After getting tired of wearing a North Water tow belt I’ve decided to set up my own deck mounted system. After doing some online research I’ve discovered two schools of thought on how the line should be run.
- Run the line to the boat in tow directly from a cam cleat mounted close to the cock pit on either of the sides. This allows the line to clear the stern and I would assume the towing boat would stay on course better.
- Same as above except that from the cam cleat the line runs through a bullseye or a fairlead mounted further back and along the center line of the towing boat.
Will someone with experience in using either or both of these methods please comment on what works best and why? Thanks
cam cleat must have a fairlead
I can’t comment on where to mount your tow system, but as a sailor I can tell you that a cam cleat MUST have a fairlead. It can be separate (as the center-mount bullseye you mentioned) or it can be a part of the cam cleat. But if you just use a cam cleat and run the tow line directly to it, it will pull out if the tow line is pulled slightly upwards (like if your bow rises on a swell, and the towed boats bow rises on a different swell.)
camcleat and fairlead
natehanson knows his stuff however I prefer my towline and camcleat to be in front of me.
I am not very flexible and twisting my torso to open the towline bag and fiddle with the camcleat if needed behind me would compromise my balance in rough water.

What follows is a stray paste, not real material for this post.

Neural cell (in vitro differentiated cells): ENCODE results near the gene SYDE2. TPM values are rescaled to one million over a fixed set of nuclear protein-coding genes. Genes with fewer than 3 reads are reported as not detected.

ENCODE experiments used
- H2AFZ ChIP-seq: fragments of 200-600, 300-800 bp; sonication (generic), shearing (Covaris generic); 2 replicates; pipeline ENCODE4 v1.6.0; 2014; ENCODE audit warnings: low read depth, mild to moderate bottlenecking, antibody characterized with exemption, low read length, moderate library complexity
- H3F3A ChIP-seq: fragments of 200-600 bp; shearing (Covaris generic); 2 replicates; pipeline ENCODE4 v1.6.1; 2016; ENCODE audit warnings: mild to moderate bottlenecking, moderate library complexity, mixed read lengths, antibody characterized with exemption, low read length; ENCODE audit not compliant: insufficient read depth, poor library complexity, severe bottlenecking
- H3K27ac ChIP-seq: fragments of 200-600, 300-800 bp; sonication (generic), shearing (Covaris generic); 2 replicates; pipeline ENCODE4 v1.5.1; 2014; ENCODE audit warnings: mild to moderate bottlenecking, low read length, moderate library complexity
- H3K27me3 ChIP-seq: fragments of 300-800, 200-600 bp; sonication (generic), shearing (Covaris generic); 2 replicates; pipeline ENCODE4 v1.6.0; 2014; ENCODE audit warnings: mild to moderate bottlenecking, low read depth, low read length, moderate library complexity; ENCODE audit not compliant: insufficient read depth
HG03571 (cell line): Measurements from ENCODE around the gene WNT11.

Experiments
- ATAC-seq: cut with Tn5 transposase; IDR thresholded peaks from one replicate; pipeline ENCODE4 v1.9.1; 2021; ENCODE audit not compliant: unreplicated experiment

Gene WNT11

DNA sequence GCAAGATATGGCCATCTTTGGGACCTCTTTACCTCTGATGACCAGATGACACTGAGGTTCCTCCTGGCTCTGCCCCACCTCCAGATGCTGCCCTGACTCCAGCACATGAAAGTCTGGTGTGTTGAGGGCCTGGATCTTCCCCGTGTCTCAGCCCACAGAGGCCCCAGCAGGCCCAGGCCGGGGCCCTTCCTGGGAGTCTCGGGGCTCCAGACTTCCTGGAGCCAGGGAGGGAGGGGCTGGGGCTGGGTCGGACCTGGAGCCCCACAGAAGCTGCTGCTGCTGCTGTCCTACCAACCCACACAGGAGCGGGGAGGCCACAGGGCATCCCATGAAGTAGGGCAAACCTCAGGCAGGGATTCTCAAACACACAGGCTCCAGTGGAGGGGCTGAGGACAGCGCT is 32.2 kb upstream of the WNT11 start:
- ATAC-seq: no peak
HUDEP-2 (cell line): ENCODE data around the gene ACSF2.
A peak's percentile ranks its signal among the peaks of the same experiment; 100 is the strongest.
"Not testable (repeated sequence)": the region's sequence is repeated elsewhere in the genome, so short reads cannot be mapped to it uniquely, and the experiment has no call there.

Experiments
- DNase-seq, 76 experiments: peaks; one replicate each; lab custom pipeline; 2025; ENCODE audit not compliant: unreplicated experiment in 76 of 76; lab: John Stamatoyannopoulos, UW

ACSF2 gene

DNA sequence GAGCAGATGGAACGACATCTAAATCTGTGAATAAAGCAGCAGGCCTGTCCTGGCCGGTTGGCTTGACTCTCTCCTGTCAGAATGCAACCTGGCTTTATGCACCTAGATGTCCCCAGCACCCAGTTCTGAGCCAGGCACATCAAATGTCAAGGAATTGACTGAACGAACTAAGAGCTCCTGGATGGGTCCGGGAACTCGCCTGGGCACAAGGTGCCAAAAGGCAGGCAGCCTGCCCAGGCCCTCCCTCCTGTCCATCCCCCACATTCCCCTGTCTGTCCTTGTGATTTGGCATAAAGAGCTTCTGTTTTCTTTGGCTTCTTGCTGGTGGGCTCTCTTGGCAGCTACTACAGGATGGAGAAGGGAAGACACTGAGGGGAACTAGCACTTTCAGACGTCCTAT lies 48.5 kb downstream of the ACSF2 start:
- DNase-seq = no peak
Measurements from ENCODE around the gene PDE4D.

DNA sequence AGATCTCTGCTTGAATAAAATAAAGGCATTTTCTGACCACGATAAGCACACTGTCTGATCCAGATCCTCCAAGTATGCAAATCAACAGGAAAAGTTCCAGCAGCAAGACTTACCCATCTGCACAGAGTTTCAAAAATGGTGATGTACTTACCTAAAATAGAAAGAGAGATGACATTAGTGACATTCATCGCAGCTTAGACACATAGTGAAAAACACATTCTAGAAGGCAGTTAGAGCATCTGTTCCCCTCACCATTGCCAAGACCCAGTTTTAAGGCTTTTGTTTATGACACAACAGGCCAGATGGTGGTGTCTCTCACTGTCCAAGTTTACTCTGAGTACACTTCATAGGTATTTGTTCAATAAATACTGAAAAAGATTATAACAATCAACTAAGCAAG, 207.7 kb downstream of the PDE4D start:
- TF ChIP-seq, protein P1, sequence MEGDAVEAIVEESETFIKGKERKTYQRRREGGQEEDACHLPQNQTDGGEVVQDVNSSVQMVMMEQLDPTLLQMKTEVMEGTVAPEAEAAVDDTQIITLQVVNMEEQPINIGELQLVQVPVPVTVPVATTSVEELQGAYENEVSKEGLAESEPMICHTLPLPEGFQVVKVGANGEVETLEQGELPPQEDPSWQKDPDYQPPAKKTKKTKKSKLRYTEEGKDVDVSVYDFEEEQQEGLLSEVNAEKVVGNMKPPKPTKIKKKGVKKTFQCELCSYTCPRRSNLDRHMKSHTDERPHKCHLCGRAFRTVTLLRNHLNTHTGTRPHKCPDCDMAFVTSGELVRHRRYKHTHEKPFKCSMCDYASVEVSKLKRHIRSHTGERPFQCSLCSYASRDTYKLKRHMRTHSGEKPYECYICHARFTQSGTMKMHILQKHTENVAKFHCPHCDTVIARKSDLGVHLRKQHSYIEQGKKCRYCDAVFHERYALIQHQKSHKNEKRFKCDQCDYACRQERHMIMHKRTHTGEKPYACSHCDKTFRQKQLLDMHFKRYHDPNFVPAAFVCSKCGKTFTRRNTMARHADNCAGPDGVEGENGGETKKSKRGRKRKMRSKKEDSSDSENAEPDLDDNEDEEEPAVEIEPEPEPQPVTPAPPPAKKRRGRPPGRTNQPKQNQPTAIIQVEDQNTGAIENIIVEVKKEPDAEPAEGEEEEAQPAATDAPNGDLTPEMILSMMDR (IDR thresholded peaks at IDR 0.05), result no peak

You can also run an camcleat without fairlead and have the towline pass under a saddle (I make it go through a Dyneema loop) just behind you still in easy reach.
The saddle will prevent the twoline getting dislodged accidentally from ther camcleat in big seas.
Pic at http://www.flickr.com/photos/gnarlydog/2582772148/in/set-72157604806048123/
Here is how I set my tow up…I use a belt tow converted to also tow with a cam in the top picture.
It can still also be used as a hand off belt tow sys.
in the bottom picture is a throw bag tow that can also still be used as a throw bag (for around caves where I might not want to go in if I don’t have to.
both systems are easy to use…and easially accessiable…
boat mounted tow
Keep the fairlead as close to the centre of the kayak as possible to avoid whatever you are towing from turning you.
you do need a fairlead with the camcleat. I forgot to mention that so thanks for pointing it out. The center-mounted one was in addition to that.
nice set up Roy
but I am not bendy enough to reach a bag that would be stowed that far back behind me.
I guess I should consider some yoga; it would be good for my rolling too
The best deck tow rig I’ve seen…
…is one that a friend uses. It consists of a piece of cord that runs from gunwale to gunwale, just behind the coaming, with one end tied to a padeye and the other secured in a cam cleat. The tow rope is clipped to the cross-deck cord with a carabiner. The main advantage of this rig is that it allows the tow rope to slide left or right, depending on the direction of pull from the towed boat, much like a waist tow rotates on one’s waist. It pretty much prevents the towed boat from influencing the course of the towing boat, a common problem with tow rigs that use a fairlead centered on the deck.
Personally, I don’t like deck tows and don’t use one, but that’s another subject.